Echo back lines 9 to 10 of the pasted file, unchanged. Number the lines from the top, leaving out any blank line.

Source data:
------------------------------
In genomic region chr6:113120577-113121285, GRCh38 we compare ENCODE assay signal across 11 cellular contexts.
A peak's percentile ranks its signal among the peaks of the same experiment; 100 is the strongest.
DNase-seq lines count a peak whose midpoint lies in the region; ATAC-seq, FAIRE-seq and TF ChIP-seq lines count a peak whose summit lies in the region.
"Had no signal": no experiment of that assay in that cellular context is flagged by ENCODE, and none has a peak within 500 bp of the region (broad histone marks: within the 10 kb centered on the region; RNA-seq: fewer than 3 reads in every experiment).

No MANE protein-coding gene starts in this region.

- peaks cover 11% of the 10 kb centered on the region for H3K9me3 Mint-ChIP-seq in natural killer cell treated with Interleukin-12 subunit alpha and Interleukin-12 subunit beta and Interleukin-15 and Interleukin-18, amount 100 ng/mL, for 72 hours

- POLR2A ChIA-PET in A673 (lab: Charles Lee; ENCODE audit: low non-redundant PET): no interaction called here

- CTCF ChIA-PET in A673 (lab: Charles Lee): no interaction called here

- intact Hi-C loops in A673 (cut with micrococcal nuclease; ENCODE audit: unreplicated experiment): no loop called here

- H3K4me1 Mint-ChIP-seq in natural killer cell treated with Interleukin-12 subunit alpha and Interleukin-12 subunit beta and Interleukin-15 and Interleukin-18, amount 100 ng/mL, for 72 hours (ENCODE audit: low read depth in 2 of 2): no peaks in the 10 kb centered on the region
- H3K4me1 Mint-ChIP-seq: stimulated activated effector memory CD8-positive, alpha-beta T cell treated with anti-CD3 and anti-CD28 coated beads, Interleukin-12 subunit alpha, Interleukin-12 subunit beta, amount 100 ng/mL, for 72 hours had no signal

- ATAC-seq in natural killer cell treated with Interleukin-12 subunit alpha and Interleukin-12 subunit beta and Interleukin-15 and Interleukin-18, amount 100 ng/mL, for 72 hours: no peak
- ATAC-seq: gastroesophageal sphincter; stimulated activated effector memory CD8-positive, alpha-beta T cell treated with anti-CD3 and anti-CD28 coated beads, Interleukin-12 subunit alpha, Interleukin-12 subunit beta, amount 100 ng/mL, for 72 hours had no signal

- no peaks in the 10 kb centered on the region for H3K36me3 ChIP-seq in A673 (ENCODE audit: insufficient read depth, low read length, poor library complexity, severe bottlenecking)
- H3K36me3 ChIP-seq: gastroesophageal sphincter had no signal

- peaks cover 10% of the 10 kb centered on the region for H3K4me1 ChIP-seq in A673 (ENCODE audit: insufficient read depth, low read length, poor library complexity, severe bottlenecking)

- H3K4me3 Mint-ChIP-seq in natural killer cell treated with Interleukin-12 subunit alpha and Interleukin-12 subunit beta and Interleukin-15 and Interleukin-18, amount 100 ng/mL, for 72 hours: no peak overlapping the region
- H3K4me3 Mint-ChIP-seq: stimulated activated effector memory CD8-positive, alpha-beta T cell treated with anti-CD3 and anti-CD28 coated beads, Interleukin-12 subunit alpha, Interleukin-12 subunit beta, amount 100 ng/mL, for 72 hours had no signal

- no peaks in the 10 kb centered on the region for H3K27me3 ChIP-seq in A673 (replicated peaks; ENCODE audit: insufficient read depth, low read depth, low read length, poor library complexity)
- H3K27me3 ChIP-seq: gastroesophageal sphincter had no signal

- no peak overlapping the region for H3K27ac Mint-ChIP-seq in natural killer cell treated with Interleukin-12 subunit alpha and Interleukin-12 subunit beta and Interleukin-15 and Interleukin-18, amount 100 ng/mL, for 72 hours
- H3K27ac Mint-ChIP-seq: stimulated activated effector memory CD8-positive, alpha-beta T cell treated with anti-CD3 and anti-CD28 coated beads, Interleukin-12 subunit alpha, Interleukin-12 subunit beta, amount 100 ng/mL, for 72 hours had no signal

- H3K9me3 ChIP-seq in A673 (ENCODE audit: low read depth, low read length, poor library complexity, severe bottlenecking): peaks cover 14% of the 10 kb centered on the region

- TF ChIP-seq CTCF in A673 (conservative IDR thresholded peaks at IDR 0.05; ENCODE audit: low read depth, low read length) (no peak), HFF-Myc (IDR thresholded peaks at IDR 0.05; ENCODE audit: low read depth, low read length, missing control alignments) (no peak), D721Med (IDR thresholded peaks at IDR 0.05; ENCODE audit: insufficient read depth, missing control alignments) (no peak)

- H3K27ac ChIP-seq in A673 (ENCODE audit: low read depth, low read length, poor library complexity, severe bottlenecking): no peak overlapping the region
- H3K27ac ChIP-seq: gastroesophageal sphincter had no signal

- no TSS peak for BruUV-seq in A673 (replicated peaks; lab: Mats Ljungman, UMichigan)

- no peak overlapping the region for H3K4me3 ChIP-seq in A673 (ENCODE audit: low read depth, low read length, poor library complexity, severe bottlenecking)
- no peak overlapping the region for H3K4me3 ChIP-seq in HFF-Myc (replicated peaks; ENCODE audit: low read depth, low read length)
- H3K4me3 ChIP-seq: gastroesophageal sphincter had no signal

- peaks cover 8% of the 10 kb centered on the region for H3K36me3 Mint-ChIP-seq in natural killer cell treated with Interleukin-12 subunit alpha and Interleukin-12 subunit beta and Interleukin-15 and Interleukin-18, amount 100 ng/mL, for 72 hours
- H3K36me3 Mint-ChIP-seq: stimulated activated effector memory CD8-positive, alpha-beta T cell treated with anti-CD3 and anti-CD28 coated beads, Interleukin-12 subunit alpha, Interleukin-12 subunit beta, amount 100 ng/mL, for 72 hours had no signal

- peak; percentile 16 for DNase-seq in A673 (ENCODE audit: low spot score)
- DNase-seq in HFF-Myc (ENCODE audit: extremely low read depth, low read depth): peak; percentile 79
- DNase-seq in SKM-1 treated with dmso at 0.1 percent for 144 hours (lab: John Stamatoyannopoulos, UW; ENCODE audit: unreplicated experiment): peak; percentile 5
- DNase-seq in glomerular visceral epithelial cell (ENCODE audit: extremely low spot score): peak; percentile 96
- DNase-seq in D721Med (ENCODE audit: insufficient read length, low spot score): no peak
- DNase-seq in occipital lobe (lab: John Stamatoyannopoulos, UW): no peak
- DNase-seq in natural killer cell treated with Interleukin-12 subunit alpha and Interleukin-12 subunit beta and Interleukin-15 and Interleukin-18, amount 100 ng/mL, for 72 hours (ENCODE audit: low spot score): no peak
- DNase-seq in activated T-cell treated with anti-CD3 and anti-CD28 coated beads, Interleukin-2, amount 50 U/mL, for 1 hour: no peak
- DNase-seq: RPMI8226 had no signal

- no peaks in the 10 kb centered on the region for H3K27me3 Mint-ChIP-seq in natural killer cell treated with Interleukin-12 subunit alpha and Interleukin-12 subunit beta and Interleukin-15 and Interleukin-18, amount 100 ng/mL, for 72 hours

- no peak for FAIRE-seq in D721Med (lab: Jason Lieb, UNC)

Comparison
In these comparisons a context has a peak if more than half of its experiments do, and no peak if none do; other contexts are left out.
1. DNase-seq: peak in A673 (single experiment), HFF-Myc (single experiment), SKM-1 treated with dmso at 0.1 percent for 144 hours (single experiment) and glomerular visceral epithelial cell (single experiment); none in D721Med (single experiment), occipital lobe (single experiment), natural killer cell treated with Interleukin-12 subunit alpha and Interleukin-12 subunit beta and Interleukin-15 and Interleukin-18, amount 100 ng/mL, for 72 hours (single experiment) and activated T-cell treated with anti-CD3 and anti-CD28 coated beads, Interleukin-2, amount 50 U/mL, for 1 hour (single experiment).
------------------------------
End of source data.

- intact Hi-C loops in A673 (cut with micrococcal nuclease; ENCODE audit: unreplicated experiment): no loop called here

- H3K4me1 Mint-ChIP-seq in natural killer cell treated with Interleukin-12 subunit alpha and Interleukin-12 subunit beta and Interleukin-15 and Interleukin-18, amount 100 ng/mL, for 72 hours (ENCODE audit: low read depth in 2 of 2): no peaks in the 10 kb centered on the region